This demonstrates that increased exposure diversity can be a useful intervention point for depolarization, although its effect so far has been modest. Are different or better approaches possible? For example, Levy (2021) tested only news diversity, meaning professional journalism; polarization may, however, turn out to be more sensitive to non-news content or to user comments.
4.3. Recommending civil arguments
Several studies have attempted to determine the conditions under which polarization and depolarization occur. Kim and Kim (2019) found that those who read uncivil comments arguing for an opposing view rated themselves as being closer to ideological extremes on a post-exposure survey than those who did not. Civility may not be depolarizing per se, but incivility does seem to be polarizing. Suhay, et al. (2018) similarly show that comments that negatively describe political identities (e.g., ‘Liberals are ignorant’) increase polarization as measured by the feeling thermometer question. This effect also appears in the context of partisan media sources (e.g., MSNBC, Fox) where the “incivility [of] out-party sources affectively polarizes the audience” (Druckman, et al., 2019).
It seems likely that ‘civility’ and ‘partisan criticism’ can be algorithmically scored through existing natural language processing techniques, drawing on previous work classifying hate speech and harassment. All are conceptually close to the ‘toxicity’ operationalized by contemporary comment classification models (Noever, 2018). While these models are mostly used for moderation — that is, removing offending comments — they could also provide a ‘civility’ signal that is incorporated into recommender item ranking. Twitter has experimented with this idea (Wagner, 2019), but I am not aware of any production recommender that incorporates a civility signal in content ranking (as opposed to content moderation).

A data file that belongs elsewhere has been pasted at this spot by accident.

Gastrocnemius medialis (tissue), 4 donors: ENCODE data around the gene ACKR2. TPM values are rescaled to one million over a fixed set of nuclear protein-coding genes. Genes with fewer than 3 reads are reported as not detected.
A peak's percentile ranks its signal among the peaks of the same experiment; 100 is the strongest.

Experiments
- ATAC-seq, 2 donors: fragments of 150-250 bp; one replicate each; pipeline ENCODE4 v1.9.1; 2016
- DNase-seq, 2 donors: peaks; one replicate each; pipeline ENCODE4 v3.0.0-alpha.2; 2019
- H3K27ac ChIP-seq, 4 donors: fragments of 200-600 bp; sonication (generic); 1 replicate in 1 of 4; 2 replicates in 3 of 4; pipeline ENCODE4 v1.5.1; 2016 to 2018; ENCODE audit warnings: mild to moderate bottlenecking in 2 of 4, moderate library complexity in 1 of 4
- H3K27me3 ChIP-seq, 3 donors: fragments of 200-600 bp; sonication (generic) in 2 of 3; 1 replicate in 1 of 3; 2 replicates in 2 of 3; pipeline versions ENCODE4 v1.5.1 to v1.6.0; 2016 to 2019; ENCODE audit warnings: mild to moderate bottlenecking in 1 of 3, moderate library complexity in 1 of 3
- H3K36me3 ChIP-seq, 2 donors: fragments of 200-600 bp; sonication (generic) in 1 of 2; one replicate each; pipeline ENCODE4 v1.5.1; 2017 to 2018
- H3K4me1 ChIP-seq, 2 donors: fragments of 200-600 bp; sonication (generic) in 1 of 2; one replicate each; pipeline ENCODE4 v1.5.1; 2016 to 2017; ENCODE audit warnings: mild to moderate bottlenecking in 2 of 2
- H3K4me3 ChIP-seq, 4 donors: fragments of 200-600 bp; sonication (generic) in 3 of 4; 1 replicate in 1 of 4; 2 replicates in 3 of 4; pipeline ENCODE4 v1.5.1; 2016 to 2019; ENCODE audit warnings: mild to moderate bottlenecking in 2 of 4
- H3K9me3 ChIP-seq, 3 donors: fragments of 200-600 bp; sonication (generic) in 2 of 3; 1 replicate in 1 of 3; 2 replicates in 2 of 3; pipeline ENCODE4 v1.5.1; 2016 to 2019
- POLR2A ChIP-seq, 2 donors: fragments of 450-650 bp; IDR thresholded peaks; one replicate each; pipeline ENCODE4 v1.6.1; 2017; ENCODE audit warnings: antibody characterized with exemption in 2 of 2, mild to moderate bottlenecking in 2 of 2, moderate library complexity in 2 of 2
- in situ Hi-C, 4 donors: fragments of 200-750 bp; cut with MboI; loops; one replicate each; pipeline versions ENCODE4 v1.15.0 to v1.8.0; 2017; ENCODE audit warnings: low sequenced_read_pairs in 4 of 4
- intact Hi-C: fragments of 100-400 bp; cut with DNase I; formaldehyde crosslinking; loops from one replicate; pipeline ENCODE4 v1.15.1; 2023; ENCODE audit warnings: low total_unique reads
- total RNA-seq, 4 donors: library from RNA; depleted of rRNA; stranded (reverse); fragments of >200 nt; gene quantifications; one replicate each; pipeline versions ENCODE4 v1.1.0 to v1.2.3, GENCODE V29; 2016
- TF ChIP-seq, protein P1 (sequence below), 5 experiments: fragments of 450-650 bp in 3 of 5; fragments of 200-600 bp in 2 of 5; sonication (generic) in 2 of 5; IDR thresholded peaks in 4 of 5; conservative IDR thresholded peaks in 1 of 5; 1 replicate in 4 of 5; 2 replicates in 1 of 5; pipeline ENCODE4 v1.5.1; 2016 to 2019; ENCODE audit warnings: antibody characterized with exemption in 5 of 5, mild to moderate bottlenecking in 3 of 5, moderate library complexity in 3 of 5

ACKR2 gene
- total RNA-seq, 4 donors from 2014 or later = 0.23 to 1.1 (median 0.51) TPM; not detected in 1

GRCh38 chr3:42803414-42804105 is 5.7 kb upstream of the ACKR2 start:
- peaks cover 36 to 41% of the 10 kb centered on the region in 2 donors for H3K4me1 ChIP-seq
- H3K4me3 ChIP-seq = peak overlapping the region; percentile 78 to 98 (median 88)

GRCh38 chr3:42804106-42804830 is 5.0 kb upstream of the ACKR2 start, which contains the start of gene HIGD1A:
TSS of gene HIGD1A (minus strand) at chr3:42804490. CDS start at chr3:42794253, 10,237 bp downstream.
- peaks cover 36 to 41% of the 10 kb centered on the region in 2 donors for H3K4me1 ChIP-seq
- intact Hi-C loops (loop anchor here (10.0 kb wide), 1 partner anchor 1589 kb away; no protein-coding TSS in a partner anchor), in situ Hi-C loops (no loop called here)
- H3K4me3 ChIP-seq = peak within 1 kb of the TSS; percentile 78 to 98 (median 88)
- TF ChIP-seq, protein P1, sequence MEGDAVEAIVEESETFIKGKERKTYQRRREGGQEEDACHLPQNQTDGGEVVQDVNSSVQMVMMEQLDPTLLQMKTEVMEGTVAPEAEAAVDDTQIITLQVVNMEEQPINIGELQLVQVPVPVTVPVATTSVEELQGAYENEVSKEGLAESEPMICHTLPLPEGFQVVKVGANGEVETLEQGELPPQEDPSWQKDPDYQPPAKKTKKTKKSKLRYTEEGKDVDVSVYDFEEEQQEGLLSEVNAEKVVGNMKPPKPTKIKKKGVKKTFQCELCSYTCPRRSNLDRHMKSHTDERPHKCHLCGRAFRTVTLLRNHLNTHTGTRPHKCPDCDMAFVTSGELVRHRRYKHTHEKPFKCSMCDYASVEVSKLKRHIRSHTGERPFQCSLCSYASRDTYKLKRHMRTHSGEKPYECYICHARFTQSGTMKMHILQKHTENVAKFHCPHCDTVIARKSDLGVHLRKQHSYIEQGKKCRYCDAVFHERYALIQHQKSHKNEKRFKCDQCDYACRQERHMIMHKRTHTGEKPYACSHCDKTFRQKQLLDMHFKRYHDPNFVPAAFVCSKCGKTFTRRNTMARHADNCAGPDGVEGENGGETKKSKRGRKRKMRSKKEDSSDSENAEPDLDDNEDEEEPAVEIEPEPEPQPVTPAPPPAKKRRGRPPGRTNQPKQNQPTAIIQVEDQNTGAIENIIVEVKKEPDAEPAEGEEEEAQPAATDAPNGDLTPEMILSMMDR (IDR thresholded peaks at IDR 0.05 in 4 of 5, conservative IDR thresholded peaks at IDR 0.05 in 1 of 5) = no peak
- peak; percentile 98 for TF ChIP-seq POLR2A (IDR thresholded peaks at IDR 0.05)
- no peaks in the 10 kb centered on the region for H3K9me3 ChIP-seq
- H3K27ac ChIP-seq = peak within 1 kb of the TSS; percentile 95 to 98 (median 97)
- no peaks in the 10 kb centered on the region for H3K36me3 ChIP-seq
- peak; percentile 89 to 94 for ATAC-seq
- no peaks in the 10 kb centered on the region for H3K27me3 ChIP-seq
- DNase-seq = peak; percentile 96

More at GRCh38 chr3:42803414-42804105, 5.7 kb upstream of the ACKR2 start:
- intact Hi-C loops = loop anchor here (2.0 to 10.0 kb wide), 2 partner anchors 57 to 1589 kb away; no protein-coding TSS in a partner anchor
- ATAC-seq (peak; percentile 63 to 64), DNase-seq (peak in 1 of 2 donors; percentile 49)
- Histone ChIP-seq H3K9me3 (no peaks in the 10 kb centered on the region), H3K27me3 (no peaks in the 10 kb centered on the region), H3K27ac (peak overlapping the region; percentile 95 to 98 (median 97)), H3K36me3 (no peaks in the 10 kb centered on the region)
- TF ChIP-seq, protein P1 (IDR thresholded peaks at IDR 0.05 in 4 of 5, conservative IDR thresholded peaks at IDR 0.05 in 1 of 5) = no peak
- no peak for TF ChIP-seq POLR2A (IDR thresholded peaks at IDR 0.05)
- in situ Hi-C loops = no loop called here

In addition to demoting uncivil content, it is possible to promote civil content. Experimental evidence shows that ranking high-quality comments at the top can have a positive effect on the tone of subsequent discussion (Berry and Taylor, 2017). In effect, this intervention hopes to model respectful disagreement — something that may not work if there are not many natural examples of productive inter-group conversation. In particular, there may be a lack of journalistic content that takes a depolarizing approach to reporting on controversial issues (Hautakangas and Ahva, 2018; Prior and Stroud, 2015; Ripley, 2018).
Of course, uncivil language can be necessary and important. We certainly don’t want an algorithmic media system that redirects attention away from anyone raising their voice. Indeed, several theories of democracy require confrontation of this kind, such as critical approaches (Helberger, 2019) or agonistic models (Mouffe, 2002). Hence there is a tension between encouraging expression and intervening to make the conversation more productive — this is the art of (algorithmic) mediation.
4.4. Priming better interactions
Given a particular set of items selected for a user, it may be possible to present them in a way that encourages more productive conflict. Language seems particularly important in political disagreements. Intriguingly, replacing the usual ‘like’ button with a ‘respect’ button increased the number of clicks on counter-ideological comments — that is, people were more likely to ‘respect’ something they disagreed with than to ‘like’ it (Stroud, et al., 2017).